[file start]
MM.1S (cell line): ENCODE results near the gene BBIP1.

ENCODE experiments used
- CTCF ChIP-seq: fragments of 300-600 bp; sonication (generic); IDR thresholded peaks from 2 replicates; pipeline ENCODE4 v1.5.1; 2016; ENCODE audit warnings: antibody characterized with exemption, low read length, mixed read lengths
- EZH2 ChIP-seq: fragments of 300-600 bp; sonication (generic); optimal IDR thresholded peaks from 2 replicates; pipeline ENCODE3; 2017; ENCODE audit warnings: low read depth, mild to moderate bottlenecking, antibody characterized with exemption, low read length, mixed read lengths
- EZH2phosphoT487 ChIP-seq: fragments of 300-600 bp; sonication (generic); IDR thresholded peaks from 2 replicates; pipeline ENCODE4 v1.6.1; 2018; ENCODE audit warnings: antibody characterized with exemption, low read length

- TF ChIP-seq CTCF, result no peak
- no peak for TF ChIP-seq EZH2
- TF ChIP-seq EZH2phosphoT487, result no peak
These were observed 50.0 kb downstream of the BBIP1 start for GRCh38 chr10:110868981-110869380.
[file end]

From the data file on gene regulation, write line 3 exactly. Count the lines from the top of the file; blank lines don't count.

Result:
- CTCF ChIP-seq: fragments of 300-600 bp; sonication (generic); IDR thresholded peaks from 2 replicates; pipeline ENCODE4 v1.5.1; 2016; ENCODE audit warnings: antibody characterized with exemption, low read length, mixed read lengths